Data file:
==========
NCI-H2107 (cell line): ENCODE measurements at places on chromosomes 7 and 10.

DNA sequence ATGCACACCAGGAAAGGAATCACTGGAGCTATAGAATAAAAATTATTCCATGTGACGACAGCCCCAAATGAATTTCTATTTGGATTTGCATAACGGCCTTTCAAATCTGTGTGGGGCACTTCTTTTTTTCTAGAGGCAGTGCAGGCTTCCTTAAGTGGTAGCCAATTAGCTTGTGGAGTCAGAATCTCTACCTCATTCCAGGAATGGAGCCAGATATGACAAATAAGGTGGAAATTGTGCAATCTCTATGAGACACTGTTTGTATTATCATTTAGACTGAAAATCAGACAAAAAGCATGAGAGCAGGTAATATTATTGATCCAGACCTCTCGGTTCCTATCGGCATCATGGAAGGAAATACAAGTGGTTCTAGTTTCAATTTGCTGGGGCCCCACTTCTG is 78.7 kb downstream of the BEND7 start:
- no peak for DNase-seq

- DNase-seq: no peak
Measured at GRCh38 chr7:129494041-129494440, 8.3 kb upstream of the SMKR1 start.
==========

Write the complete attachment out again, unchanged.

NCI-H2107 (cell line): ENCODE measurements at places on chromosomes 7 and 10.

DNA sequence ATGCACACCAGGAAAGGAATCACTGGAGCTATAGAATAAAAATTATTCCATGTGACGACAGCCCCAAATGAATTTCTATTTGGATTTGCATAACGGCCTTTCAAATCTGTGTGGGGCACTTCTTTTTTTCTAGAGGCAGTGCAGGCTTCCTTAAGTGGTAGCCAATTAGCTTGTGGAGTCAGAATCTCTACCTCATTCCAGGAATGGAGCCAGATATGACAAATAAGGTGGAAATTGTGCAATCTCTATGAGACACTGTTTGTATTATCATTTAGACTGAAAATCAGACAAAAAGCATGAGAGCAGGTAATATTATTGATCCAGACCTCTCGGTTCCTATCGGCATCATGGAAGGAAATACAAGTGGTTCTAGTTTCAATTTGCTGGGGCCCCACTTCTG is 78.7 kb downstream of the BEND7 start:
- no peak for DNase-seq

- DNase-seq: no peak
Measured at GRCh38 chr7:129494041-129494440, 8.3 kb upstream of the SMKR1 start.